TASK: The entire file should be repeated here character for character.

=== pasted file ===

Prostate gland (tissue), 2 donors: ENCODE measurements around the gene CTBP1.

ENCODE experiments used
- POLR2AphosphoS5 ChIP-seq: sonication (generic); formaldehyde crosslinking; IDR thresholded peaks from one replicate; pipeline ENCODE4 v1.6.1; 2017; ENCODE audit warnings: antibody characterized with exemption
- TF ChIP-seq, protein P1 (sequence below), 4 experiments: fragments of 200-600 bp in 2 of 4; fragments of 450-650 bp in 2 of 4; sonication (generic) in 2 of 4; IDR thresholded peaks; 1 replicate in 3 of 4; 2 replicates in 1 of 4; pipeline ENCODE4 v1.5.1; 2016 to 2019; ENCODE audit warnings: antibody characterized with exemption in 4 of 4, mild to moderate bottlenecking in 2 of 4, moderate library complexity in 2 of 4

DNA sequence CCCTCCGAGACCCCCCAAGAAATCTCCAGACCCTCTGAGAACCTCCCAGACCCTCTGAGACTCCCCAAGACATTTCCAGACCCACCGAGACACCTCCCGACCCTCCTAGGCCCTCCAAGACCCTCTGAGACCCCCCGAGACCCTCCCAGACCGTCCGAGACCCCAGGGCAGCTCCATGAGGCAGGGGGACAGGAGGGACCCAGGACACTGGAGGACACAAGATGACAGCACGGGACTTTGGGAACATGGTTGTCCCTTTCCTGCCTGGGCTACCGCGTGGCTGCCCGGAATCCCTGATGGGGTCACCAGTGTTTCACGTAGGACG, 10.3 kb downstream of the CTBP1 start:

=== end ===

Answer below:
Prostate gland (tissue), 2 donors: ENCODE measurements around the gene CTBP1.

ENCODE experiments used
- POLR2AphosphoS5 ChIP-seq: sonication (generic); formaldehyde crosslinking; IDR thresholded peaks from one replicate; pipeline ENCODE4 v1.6.1; 2017; ENCODE audit warnings: antibody characterized with exemption
- TF ChIP-seq, protein P1 (sequence below), 4 experiments: fragments of 200-600 bp in 2 of 4; fragments of 450-650 bp in 2 of 4; sonication (generic) in 2 of 4; IDR thresholded peaks; 1 replicate in 3 of 4; 2 replicates in 1 of 4; pipeline ENCODE4 v1.5.1; 2016 to 2019; ENCODE audit warnings: antibody characterized with exemption in 4 of 4, mild to moderate bottlenecking in 2 of 4, moderate library complexity in 2 of 4

DNA sequence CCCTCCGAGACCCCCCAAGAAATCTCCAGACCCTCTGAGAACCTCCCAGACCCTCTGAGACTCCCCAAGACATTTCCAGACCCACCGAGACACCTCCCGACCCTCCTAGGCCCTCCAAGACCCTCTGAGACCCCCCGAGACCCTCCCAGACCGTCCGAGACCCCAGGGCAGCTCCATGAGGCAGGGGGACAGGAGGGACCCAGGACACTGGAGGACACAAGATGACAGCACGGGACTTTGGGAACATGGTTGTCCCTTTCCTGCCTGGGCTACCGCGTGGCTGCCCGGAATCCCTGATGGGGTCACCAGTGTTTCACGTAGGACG, 10.3 kb downstream of the CTBP1 start: